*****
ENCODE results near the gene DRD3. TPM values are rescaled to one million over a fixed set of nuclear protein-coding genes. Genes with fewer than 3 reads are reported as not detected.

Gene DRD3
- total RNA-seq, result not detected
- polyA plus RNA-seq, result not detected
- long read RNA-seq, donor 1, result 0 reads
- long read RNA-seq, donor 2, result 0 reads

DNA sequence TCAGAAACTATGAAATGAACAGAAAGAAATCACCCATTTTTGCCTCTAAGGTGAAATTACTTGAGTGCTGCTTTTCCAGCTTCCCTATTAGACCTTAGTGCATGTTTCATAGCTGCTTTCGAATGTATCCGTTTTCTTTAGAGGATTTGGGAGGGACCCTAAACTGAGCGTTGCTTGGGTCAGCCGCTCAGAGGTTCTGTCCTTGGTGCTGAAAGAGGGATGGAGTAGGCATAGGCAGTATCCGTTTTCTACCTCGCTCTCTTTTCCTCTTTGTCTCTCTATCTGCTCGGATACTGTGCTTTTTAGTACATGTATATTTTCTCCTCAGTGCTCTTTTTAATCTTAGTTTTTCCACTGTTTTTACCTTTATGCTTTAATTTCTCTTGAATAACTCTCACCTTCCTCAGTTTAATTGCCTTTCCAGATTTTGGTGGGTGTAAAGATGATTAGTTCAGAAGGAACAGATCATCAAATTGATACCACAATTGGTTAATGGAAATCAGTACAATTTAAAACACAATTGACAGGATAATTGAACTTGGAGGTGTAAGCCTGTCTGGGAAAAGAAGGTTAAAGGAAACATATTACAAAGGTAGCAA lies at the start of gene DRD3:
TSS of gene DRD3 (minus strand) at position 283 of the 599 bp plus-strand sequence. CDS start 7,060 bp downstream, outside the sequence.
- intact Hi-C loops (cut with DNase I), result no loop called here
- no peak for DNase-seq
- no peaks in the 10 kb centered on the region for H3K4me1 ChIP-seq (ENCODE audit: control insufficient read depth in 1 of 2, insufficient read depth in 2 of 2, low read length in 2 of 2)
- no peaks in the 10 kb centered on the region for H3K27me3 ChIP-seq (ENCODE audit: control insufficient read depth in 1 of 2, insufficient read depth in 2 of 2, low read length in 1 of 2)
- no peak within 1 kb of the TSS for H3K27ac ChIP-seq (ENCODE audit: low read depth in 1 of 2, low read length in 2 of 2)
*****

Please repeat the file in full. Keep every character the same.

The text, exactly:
ENCODE results near the gene DRD3. TPM values are rescaled to one million over a fixed set of nuclear protein-coding genes. Genes with fewer than 3 reads are reported as not detected.

Gene DRD3
- total RNA-seq, result not detected
- polyA plus RNA-seq, result not detected
- long read RNA-seq, donor 1, result 0 reads
- long read RNA-seq, donor 2, result 0 reads

DNA sequence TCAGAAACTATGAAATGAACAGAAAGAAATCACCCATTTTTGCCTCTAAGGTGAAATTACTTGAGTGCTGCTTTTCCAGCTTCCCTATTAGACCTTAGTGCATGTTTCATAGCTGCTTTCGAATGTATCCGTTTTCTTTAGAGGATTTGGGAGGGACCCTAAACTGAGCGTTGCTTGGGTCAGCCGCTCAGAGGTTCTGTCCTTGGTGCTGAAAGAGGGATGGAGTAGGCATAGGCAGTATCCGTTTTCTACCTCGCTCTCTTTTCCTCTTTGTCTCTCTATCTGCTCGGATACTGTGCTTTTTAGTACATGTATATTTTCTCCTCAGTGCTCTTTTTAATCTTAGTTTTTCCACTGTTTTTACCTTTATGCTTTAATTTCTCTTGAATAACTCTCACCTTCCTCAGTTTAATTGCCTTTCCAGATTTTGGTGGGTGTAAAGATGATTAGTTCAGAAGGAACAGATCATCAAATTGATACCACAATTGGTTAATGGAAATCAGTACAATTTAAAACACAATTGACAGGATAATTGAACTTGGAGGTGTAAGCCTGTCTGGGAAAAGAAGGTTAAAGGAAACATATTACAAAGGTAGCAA lies at the start of gene DRD3:
TSS of gene DRD3 (minus strand) at position 283 of the 599 bp plus-strand sequence. CDS start 7,060 bp downstream, outside the sequence.
- intact Hi-C loops (cut with DNase I), result no loop called here
- no peak for DNase-seq
- no peaks in the 10 kb centered on the region for H3K4me1 ChIP-seq (ENCODE audit: control insufficient read depth in 1 of 2, insufficient read depth in 2 of 2, low read length in 2 of 2)
- no peaks in the 10 kb centered on the region for H3K27me3 ChIP-seq (ENCODE audit: control insufficient read depth in 1 of 2, insufficient read depth in 2 of 2, low read length in 1 of 2)
- no peak within 1 kb of the TSS for H3K27ac ChIP-seq (ENCODE audit: low read depth in 1 of 2, low read length in 2 of 2)